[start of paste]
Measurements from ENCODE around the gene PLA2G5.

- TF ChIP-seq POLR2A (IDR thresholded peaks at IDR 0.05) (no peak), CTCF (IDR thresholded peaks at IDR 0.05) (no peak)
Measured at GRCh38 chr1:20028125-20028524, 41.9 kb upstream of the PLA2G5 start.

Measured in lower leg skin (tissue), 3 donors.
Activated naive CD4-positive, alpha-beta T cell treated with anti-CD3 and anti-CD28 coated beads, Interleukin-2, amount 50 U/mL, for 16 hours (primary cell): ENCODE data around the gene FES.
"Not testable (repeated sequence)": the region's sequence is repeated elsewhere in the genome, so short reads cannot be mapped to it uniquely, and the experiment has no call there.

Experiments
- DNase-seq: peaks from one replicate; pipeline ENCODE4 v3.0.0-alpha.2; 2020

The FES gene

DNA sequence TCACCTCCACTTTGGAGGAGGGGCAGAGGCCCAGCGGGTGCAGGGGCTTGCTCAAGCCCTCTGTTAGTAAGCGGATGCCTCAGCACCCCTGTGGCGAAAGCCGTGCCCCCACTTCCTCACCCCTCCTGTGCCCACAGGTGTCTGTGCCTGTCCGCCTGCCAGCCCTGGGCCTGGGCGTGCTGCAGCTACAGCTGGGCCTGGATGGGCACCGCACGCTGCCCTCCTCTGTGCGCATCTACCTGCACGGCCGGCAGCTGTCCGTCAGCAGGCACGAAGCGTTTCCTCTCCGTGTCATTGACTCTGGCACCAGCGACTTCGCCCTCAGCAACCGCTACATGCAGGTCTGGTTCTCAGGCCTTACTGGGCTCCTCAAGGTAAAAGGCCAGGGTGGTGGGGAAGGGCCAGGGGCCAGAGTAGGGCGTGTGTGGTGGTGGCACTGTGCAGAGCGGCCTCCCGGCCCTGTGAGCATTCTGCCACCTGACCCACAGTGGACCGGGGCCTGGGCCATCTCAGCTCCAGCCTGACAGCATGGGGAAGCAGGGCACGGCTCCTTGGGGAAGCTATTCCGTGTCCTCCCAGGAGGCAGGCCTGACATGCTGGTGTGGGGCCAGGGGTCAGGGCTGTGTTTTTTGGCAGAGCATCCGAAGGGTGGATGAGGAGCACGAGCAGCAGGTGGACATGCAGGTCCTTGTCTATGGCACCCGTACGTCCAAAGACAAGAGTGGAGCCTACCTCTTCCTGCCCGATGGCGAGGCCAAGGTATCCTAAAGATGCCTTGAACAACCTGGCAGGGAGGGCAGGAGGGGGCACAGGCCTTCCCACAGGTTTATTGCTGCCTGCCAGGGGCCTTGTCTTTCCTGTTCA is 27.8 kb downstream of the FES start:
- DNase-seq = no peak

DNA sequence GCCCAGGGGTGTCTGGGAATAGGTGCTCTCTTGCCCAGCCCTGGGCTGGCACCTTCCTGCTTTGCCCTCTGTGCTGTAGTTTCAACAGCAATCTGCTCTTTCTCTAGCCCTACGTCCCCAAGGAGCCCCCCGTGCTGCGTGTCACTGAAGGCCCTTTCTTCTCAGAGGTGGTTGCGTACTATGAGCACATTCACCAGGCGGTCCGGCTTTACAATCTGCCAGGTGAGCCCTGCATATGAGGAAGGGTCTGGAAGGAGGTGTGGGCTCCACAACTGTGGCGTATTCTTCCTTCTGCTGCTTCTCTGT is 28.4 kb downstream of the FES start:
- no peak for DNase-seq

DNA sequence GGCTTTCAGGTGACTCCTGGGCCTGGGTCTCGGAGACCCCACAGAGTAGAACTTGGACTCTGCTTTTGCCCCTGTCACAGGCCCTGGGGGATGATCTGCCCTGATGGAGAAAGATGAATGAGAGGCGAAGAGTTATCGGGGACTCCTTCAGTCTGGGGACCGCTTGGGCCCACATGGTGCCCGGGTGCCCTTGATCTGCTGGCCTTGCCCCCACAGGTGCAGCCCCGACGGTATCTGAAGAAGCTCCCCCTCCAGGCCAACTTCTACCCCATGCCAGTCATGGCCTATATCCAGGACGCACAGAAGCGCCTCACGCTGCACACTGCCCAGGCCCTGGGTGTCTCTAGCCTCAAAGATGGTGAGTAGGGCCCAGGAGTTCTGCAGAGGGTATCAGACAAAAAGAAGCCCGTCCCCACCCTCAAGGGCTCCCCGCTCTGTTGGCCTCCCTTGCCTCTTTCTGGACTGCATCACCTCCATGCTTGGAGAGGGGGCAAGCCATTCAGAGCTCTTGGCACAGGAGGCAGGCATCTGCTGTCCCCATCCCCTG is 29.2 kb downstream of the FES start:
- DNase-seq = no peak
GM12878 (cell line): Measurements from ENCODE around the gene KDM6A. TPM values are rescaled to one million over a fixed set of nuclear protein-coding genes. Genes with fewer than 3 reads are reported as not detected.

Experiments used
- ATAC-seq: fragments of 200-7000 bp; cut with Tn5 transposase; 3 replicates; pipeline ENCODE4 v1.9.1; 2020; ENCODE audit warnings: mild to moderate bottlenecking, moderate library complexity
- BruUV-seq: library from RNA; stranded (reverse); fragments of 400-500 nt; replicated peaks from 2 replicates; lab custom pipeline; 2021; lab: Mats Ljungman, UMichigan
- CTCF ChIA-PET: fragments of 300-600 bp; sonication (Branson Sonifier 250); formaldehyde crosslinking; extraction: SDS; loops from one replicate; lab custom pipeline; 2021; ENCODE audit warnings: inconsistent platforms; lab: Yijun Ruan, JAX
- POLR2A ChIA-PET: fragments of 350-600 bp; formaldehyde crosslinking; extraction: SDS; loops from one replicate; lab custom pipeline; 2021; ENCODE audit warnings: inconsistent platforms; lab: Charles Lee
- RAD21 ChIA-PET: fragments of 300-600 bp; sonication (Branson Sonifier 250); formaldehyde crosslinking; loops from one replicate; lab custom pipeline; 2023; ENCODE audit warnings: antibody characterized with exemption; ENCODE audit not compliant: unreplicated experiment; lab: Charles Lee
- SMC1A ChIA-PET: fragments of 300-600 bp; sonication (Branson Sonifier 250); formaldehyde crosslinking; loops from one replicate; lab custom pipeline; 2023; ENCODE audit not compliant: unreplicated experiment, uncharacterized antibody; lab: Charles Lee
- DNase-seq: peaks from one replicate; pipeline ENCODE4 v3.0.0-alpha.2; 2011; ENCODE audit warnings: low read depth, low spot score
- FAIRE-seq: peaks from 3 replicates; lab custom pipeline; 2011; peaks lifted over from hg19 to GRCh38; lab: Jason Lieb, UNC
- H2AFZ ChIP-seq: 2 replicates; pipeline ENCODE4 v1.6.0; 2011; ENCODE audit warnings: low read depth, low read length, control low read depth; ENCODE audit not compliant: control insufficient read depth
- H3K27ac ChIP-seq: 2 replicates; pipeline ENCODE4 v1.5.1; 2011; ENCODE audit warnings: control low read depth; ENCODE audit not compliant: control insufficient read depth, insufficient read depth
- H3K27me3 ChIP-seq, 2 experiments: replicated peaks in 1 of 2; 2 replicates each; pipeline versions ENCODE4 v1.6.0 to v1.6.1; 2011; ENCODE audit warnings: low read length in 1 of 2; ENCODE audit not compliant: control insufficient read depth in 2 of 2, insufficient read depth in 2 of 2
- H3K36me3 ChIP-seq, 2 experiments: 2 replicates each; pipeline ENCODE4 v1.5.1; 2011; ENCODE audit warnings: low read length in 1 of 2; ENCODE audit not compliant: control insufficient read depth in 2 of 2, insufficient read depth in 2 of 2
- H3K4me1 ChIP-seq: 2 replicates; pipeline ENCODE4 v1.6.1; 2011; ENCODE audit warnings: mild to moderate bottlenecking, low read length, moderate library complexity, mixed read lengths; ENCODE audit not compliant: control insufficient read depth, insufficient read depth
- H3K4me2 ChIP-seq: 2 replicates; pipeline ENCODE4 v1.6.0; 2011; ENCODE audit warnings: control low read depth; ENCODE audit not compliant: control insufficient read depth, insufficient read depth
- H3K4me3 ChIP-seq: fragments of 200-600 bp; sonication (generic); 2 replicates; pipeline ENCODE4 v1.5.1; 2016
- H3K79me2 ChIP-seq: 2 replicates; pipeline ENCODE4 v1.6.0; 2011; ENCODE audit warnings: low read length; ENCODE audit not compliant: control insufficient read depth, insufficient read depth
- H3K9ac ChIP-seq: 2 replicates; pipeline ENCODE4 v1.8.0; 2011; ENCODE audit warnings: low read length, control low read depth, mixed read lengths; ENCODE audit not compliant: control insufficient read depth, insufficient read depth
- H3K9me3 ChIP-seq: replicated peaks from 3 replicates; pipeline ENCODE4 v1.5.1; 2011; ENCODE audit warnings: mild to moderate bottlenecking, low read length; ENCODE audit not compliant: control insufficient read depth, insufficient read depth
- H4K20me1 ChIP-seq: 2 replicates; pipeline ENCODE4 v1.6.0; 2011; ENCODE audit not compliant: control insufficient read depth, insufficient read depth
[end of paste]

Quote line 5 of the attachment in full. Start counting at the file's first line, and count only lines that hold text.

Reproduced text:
Activated naive CD4-positive, alpha-beta T cell treated with anti-CD3 and anti-CD28 coated beads, Interleukin-2, amount 50 U/mL, for 16 hours (primary cell): ENCODE data around the gene FES.